Using Sass in a WordPress Theme
I’ve been having more fun that a puppy with a chew toy. I needed to create a new WordPress theme which I haven’t done in a few years so I did my normal wander around the internet to find out what the current technology is like.
My explorations ended up at the Underscores which is a impressive starter theme that I immediately fell in love with. Equally impressive was Morten Rand-Hendriksens “WordPress: Building Themes from Scratch with Underscores” online course, which I devoured over the course of a few days.
You create a Underscores starter kit by going to their website and entering a theme name and clicking “Generate.” However, it get’s much more interesting when you click “Advanced Options” and find out that you can enter most of your themes meta-data and one mysterious checkbox: “
It turns out that checkbox does a bit of magic. It adds a “Sass” directory tree with a sassified version of style.css which gives you a more organized method of dealing the your theme styles. For a peek at the magic of Sass you’ll want to visit over the their website.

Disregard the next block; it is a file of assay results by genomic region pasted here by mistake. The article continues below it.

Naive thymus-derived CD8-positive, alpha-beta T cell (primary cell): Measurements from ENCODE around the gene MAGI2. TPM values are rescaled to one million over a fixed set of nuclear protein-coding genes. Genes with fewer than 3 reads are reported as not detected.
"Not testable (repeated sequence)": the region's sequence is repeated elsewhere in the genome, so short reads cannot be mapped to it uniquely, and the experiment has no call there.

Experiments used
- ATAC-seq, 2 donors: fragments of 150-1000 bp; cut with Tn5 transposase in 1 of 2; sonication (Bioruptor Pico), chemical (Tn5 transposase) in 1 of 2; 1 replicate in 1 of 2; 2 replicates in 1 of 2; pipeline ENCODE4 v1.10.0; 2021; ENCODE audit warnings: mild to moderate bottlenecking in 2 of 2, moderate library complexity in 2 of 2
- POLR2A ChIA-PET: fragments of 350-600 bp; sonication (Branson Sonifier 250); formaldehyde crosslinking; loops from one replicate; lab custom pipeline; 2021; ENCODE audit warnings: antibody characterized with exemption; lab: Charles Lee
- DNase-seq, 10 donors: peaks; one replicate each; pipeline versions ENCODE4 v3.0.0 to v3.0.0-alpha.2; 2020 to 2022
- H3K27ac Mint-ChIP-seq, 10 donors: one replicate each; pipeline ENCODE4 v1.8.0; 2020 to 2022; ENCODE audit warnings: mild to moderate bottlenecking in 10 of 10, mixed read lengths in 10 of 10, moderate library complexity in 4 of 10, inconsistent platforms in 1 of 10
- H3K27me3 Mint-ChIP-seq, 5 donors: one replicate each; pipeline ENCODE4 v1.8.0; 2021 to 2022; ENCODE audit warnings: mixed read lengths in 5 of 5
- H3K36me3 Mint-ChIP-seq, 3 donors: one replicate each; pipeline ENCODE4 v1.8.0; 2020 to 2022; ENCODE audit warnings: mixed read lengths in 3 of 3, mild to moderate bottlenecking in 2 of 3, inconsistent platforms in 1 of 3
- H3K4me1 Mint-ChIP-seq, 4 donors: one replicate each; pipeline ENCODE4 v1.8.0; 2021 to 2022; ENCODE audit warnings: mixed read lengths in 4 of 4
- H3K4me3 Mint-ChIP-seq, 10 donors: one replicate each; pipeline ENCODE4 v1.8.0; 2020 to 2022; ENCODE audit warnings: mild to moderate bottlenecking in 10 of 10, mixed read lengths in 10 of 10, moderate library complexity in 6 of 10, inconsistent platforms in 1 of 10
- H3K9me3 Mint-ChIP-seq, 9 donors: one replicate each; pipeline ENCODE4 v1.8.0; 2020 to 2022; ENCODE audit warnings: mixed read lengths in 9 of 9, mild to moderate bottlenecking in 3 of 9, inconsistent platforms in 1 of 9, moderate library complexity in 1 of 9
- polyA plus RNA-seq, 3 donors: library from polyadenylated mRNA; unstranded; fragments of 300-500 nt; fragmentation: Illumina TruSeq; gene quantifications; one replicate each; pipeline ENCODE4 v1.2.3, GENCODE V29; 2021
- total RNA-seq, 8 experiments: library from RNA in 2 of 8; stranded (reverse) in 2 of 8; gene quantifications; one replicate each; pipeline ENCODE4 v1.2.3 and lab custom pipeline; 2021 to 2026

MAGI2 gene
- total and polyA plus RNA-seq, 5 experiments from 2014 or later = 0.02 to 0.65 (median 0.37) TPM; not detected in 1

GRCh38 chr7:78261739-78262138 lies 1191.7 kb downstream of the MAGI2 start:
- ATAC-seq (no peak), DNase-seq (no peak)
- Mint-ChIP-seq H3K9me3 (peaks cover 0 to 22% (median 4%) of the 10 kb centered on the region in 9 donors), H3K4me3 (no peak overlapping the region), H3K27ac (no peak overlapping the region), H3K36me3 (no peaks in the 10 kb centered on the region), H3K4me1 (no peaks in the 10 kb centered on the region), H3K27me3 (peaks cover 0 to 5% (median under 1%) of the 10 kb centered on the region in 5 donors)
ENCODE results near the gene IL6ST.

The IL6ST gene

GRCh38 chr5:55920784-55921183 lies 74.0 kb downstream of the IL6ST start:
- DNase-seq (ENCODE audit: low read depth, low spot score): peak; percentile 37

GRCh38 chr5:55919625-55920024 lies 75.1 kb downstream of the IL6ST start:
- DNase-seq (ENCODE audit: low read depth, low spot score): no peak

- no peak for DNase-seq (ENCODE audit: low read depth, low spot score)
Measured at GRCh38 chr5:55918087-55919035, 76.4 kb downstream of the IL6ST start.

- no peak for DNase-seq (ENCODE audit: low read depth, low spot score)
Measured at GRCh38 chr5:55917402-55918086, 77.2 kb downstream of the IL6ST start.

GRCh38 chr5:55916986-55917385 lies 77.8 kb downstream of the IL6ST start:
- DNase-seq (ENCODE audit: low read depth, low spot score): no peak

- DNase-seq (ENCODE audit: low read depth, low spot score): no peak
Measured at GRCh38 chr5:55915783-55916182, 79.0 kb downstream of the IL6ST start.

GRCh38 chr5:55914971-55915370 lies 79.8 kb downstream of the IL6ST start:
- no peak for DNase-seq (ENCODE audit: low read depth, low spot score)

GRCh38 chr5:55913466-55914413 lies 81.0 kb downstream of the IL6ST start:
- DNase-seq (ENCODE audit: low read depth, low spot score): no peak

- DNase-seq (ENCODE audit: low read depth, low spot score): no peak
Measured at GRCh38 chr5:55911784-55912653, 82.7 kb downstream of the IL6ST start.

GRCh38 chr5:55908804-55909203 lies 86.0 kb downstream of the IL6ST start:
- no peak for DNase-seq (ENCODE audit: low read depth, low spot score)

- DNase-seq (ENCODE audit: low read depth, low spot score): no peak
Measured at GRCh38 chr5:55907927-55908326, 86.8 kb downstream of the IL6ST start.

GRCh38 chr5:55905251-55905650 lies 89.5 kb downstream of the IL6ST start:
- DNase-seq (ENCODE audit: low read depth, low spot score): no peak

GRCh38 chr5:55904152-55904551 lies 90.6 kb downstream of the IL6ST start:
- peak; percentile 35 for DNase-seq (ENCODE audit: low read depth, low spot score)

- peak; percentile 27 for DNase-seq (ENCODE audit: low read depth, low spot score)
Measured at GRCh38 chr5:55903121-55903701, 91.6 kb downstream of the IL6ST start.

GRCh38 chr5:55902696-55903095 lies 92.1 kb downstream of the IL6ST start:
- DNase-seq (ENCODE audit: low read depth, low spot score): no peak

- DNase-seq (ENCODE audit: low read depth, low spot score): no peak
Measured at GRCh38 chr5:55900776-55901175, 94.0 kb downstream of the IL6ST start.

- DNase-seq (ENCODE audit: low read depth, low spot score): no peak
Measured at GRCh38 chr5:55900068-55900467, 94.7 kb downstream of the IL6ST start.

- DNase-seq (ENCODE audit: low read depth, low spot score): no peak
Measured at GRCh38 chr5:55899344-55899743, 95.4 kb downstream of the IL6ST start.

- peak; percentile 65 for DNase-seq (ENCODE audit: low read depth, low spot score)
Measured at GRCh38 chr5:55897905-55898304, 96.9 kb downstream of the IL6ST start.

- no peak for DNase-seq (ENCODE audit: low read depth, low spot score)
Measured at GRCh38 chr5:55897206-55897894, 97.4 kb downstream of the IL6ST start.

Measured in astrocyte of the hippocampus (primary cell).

Sass takes “style.scss” and turns it into “style.css,” the only problem is it’s rather recalcitrant in putting the css file in the same directory or in the “../css” directory which WordPress really doesn’t care for. Or does it?
Style.css is used for two different purposes: a) To obtain the theme meta-data and b) To provide the css styles for the theme. It turns out the it’s relatively easy to split theme across two files. Here’s how:
In functions.php we want to change the style sheet enqueue (remember that we started out from Underscores?):
From: wp_enqueue_style('xxx-style', get_stylesheet_uri() );
To: wp_enqueue_style('xxx-style', get_stylesheet_directory_uri()."/sass/style.css" ):
To avoid confusing myself, I remove the theme metadata from sass/style.css which has the added benefit of a bit less code in the style sheet.
I then remove all the styles from the top level “style.css” and put a note in to “Look for them in the sass directory tree.” I’m going to eat my cake now and admire it afterwards.